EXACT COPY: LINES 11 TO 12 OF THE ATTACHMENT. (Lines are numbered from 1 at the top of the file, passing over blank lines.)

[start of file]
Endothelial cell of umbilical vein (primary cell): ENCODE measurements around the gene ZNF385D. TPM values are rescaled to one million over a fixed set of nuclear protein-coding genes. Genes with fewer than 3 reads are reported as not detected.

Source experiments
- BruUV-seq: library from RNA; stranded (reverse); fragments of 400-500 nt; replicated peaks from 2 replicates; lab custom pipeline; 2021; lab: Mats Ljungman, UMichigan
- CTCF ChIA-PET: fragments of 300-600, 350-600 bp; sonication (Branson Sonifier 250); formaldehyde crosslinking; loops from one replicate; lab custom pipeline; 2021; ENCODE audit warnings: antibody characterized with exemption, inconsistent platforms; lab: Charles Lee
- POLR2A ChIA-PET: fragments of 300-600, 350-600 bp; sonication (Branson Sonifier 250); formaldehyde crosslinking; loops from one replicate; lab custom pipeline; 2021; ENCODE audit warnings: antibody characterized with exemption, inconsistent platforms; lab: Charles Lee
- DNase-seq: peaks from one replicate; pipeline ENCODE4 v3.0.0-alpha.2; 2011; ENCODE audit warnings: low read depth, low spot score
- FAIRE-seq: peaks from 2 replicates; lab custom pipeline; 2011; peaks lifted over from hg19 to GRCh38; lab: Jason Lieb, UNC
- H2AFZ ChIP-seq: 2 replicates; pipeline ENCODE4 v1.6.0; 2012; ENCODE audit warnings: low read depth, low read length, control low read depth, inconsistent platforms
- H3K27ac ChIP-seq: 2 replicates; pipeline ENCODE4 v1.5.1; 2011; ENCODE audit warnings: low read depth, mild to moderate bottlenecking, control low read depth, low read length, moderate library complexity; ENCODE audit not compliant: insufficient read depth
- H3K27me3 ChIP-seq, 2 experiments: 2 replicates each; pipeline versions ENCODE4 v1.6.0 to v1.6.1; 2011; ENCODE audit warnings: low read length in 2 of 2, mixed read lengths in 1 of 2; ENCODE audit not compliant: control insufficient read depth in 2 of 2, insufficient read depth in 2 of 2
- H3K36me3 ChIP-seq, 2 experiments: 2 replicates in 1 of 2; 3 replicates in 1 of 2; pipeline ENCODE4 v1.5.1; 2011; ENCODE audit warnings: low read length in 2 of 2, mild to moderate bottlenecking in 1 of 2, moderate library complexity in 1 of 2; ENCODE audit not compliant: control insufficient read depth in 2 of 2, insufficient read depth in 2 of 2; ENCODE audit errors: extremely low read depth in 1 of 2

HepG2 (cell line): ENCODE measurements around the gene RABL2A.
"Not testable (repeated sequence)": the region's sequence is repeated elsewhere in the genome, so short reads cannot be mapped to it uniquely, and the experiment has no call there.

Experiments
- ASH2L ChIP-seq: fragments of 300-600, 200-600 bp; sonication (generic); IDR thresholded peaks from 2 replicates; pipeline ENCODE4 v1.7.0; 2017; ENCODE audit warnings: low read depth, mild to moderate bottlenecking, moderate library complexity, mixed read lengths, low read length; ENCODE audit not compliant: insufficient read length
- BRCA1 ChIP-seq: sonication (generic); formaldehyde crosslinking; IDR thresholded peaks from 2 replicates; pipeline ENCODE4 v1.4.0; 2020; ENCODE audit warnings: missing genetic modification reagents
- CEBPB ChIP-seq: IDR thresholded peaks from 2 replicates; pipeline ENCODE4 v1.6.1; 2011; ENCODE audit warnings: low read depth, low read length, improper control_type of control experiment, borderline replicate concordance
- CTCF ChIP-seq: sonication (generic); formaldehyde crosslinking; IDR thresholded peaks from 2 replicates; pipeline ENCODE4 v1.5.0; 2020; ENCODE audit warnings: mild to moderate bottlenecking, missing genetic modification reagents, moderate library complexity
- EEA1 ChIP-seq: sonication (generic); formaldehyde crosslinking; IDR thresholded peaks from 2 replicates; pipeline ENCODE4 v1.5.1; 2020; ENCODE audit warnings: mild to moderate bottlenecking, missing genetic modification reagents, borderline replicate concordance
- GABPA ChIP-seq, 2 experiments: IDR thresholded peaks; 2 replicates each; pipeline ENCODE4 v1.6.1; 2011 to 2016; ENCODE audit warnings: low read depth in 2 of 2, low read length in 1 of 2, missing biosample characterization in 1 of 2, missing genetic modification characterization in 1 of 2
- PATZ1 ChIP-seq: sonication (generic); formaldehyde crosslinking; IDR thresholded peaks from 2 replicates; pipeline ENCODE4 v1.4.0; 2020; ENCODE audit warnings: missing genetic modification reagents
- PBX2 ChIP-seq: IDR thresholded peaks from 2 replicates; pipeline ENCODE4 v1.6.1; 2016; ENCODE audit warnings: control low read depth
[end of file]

- H3K36me3 ChIP-seq, 2 experiments: 2 replicates in 1 of 2; 3 replicates in 1 of 2; pipeline ENCODE4 v1.5.1; 2011; ENCODE audit warnings: low read length in 2 of 2, mild to moderate bottlenecking in 1 of 2, moderate library complexity in 1 of 2; ENCODE audit not compliant: control insufficient read depth in 2 of 2, insufficient read depth in 2 of 2; ENCODE audit errors: extremely low read depth in 1 of 2

HepG2 (cell line): ENCODE measurements around the gene RABL2A.